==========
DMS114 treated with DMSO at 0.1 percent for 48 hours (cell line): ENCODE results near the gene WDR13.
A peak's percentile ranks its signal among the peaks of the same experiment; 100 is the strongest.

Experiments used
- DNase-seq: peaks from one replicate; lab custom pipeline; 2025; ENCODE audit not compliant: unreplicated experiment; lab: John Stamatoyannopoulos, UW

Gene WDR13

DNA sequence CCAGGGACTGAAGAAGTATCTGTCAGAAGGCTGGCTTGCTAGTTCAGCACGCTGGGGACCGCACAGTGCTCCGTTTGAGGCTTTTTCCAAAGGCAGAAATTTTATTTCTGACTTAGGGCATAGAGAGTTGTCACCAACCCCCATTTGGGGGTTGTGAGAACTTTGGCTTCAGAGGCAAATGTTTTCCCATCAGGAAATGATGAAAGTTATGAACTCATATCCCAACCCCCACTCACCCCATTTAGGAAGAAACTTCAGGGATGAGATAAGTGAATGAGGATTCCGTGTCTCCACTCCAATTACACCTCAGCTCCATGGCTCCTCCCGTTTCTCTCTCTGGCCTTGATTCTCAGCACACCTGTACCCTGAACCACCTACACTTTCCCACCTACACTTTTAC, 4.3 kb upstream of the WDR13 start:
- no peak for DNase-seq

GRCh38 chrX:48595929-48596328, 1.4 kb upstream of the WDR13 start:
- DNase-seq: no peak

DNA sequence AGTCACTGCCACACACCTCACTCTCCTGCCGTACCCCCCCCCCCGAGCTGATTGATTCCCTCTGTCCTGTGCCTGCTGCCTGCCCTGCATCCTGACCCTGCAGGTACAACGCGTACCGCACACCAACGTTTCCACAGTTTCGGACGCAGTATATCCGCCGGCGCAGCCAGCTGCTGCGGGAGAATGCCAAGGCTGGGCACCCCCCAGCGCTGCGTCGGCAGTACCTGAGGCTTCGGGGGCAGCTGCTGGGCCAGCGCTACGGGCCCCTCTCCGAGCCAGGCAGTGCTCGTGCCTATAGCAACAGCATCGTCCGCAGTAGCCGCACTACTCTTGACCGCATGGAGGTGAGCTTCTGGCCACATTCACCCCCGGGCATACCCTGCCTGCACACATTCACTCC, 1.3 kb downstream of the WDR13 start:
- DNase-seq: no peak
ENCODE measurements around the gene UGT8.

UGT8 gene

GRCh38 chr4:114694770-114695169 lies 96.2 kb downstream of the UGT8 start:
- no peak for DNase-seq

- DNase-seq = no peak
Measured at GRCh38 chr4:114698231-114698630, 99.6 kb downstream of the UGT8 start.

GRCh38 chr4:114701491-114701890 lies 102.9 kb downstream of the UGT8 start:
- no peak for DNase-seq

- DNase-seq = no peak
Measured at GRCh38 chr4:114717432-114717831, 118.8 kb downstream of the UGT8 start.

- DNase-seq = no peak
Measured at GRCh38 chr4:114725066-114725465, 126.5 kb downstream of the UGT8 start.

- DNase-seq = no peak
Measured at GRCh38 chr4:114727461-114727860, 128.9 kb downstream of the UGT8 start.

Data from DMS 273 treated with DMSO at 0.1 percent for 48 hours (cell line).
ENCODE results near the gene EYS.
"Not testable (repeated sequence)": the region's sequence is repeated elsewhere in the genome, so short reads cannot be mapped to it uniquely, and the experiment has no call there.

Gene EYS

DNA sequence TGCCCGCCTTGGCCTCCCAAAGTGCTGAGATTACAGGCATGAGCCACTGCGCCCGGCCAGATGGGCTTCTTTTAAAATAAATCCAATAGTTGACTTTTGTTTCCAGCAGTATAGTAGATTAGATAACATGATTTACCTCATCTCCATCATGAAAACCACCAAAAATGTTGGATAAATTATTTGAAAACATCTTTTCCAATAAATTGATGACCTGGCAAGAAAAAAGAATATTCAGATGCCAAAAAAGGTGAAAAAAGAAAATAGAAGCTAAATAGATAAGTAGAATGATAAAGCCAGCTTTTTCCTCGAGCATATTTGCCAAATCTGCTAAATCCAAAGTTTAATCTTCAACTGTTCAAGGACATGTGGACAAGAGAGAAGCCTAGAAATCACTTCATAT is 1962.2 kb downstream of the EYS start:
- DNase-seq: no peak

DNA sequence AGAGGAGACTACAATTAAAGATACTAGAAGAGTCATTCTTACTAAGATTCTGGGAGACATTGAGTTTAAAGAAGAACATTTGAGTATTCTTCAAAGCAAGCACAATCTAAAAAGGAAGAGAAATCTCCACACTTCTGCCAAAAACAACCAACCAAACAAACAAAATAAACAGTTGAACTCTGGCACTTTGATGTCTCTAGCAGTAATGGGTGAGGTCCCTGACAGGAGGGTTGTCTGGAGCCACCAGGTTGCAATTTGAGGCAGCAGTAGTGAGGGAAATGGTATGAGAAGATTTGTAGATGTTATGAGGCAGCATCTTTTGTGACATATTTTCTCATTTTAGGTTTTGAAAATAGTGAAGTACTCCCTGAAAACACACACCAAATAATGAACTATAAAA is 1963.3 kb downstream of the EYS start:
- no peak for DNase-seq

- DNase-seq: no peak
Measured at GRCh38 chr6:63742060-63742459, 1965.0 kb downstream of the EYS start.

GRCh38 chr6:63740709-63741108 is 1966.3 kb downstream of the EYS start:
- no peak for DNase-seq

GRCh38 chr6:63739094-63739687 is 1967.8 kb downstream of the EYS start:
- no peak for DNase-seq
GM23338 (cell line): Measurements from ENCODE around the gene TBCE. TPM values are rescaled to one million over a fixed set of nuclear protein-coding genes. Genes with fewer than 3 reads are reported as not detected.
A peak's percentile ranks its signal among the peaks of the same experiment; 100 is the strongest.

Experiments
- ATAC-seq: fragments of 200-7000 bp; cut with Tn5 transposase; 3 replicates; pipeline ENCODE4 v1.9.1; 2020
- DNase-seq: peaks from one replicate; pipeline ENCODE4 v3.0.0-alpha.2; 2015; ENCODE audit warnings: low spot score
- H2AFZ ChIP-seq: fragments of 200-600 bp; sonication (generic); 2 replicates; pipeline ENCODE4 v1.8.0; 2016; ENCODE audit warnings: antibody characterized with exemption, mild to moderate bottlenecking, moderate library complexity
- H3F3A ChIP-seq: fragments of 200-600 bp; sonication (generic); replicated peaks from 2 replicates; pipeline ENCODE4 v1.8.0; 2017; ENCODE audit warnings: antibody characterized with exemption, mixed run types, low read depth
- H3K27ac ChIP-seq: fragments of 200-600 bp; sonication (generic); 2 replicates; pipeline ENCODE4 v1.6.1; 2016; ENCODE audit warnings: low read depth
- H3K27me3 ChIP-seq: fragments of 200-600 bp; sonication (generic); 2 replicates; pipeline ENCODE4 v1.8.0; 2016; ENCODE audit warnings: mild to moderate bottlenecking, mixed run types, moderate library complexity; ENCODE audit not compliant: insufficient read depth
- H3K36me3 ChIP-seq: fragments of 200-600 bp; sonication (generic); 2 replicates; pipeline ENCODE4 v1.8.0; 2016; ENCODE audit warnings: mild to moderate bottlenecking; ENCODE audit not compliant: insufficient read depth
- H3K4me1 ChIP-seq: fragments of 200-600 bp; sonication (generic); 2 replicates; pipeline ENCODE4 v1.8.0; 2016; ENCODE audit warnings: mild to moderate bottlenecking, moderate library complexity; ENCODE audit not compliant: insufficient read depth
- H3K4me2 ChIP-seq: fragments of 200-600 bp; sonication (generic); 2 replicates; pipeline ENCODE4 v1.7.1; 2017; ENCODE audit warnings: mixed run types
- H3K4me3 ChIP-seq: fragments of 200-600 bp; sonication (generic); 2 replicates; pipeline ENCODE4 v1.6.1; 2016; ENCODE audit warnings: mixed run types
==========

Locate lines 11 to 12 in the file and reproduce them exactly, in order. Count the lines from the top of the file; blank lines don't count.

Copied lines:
- DNase-seq: no peak
ENCODE measurements around the gene UGT8.